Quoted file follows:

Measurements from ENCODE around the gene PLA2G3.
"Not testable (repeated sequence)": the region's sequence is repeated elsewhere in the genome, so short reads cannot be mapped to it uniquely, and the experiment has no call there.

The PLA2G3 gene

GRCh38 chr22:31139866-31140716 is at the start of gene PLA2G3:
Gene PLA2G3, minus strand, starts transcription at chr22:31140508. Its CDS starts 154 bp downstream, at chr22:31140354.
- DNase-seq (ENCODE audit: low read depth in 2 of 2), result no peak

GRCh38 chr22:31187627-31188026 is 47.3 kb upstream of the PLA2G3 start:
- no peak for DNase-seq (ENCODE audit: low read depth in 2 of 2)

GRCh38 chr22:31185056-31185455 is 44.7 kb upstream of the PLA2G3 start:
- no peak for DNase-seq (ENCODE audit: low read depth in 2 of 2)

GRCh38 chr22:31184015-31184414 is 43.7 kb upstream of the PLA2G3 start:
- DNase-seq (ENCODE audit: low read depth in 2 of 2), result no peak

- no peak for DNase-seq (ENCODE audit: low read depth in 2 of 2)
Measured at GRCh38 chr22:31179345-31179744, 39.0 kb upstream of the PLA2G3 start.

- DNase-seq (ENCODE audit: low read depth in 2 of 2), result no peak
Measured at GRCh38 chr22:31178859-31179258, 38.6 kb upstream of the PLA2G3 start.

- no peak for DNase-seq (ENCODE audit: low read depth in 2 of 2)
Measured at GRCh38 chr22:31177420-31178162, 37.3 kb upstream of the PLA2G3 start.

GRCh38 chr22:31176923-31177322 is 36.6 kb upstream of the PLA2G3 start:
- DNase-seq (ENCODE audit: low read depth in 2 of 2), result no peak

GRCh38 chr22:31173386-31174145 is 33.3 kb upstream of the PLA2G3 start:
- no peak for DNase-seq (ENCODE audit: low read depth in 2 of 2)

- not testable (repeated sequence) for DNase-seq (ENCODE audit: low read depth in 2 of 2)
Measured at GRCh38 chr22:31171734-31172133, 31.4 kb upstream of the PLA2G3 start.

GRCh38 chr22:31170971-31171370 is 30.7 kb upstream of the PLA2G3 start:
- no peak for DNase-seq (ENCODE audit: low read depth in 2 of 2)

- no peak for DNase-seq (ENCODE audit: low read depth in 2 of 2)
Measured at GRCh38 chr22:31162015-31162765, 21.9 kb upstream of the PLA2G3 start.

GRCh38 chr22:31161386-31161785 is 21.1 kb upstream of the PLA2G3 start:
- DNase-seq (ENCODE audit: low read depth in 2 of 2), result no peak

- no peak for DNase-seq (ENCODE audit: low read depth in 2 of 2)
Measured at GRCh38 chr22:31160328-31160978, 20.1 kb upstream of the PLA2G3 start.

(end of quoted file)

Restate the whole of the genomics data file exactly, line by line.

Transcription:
Measurements from ENCODE around the gene PLA2G3.
"Not testable (repeated sequence)": the region's sequence is repeated elsewhere in the genome, so short reads cannot be mapped to it uniquely, and the experiment has no call there.

The PLA2G3 gene

GRCh38 chr22:31139866-31140716 is at the start of gene PLA2G3:
Gene PLA2G3, minus strand, starts transcription at chr22:31140508. Its CDS starts 154 bp downstream, at chr22:31140354.
- DNase-seq (ENCODE audit: low read depth in 2 of 2), result no peak

GRCh38 chr22:31187627-31188026 is 47.3 kb upstream of the PLA2G3 start:
- no peak for DNase-seq (ENCODE audit: low read depth in 2 of 2)

GRCh38 chr22:31185056-31185455 is 44.7 kb upstream of the PLA2G3 start:
- no peak for DNase-seq (ENCODE audit: low read depth in 2 of 2)

GRCh38 chr22:31184015-31184414 is 43.7 kb upstream of the PLA2G3 start:
- DNase-seq (ENCODE audit: low read depth in 2 of 2), result no peak

- no peak for DNase-seq (ENCODE audit: low read depth in 2 of 2)
Measured at GRCh38 chr22:31179345-31179744, 39.0 kb upstream of the PLA2G3 start.

- DNase-seq (ENCODE audit: low read depth in 2 of 2), result no peak
Measured at GRCh38 chr22:31178859-31179258, 38.6 kb upstream of the PLA2G3 start.

- no peak for DNase-seq (ENCODE audit: low read depth in 2 of 2)
Measured at GRCh38 chr22:31177420-31178162, 37.3 kb upstream of the PLA2G3 start.

GRCh38 chr22:31176923-31177322 is 36.6 kb upstream of the PLA2G3 start:
- DNase-seq (ENCODE audit: low read depth in 2 of 2), result no peak

GRCh38 chr22:31173386-31174145 is 33.3 kb upstream of the PLA2G3 start:
- no peak for DNase-seq (ENCODE audit: low read depth in 2 of 2)

- not testable (repeated sequence) for DNase-seq (ENCODE audit: low read depth in 2 of 2)
Measured at GRCh38 chr22:31171734-31172133, 31.4 kb upstream of the PLA2G3 start.

GRCh38 chr22:31170971-31171370 is 30.7 kb upstream of the PLA2G3 start:
- no peak for DNase-seq (ENCODE audit: low read depth in 2 of 2)

- no peak for DNase-seq (ENCODE audit: low read depth in 2 of 2)
Measured at GRCh38 chr22:31162015-31162765, 21.9 kb upstream of the PLA2G3 start.

GRCh38 chr22:31161386-31161785 is 21.1 kb upstream of the PLA2G3 start:
- DNase-seq (ENCODE audit: low read depth in 2 of 2), result no peak

- no peak for DNase-seq (ENCODE audit: low read depth in 2 of 2)
Measured at GRCh38 chr22:31160328-31160978, 20.1 kb upstream of the PLA2G3 start.